Staying at home to protect yourself and loved ones from COVID-19 puts strains on relationships in ways many people have never experienced before. Balancing work with childcare and homeschooling is challenging. Cabin fever rises as lockdowns drag on and spring weather beckons. Finding time alone to yourself is practically impossible, and mental health and relationships may be suffering.
Nurturing your partnership can be difficult, but you can take steps to ease the friction and tension that arises when you’re stuck in the house for long periods of time.
Set healthy boundaries.
Create some space for yourselves if you’re both working from home. Working in separate rooms will allow you to close the door and concentrate.
Create a schedule.
Decide how to share your tasks and handle them as a team. Divide up responsibilities. Get together on Sunday to plan the week ahead, and then meet at the end of each day to go over tomorrow.
Take turns with childcare.
Few parents enjoy the luxury of lying in bed in the morning when children need breakfast and help getting dressed. Suggest that you take responsibility one morning and your partner the next. Then you can each look forward to a few moments of alone time.
Have fun together.
Do something that’s pleasant for a date night that will bring you both joy. Watch your favorite movie. Try visiting a museum online, read a book to each other, play games or tell stories.
Set some time apart.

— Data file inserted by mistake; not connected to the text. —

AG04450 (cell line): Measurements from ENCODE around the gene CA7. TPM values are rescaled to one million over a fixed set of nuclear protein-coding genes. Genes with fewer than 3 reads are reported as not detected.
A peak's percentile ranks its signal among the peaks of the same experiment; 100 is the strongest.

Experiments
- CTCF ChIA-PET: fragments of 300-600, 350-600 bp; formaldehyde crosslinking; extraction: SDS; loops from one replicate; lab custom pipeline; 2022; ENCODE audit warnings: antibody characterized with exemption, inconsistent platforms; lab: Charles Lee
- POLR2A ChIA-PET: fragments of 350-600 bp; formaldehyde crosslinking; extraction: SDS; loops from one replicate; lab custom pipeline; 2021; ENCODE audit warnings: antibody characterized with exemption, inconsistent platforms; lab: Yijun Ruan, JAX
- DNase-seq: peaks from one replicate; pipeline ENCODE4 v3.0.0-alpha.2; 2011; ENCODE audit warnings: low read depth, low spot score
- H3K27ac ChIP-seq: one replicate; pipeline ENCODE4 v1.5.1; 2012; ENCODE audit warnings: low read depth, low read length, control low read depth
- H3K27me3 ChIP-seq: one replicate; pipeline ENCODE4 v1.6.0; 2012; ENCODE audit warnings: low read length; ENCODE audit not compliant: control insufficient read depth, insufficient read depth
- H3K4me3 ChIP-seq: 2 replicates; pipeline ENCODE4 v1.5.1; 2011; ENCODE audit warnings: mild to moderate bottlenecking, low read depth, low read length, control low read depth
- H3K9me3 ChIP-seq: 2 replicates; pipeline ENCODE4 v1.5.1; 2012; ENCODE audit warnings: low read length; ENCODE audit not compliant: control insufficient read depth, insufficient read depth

Balance togetherness with separateness. You’ll need some time just for yourself. Get some exercise. Connect with friends and relatives without your partner by your side.
Communicate your concern.
Remember that your partner is probably experiencing the same range of emotions that you are. Show you care by asking how they are feeling and how you can be supportive.
Listen to your partner.
You can’t promise that everything is going to be OK when your loved one is stressed about Covid-19. Just hearing your partner and showing empathy will validate their feelings even if you can’t fix things.
Be kind to each other.
Show empathy to your partner and kids. We’re all struggling with emotions of anxiety, and we need those who love us to show patience. Notice the effort your partner is making in this trying situation and express your appreciation. When you make a practice of expressing gratitude, you’ll find more things to things to appreciate.
Observe how you talk to your partner.
What is your partner’s reaction when you talk to them? What emotional reaction do you have when your partner talks to you? Talk to each other about how you could improve your interactions. What changes would you both like to see? If you know how to interact, you are better prepared to deal with stress.
Risk talking about what’s not working.
Have a kind and caring discussion about how your relationship could improve. Even if you disagree with what your partner has to say, take time to listen. Think of ideas together and put them to work.
Keep seeing your couple’s therapist.
Use available resources. You can use Skype and Facetime to do teletherapy. Insurance may cover these services and some insurance companies are lowering their copays. Keep up appointments with your therapist.
Don’t hesitate if your relationship is abusive.
If you don’t feel safe, get help. Call the National Domestic Violence Hotline at 1−800−799−7233 or log onto thehotline.org or text LOVEIS to 22522.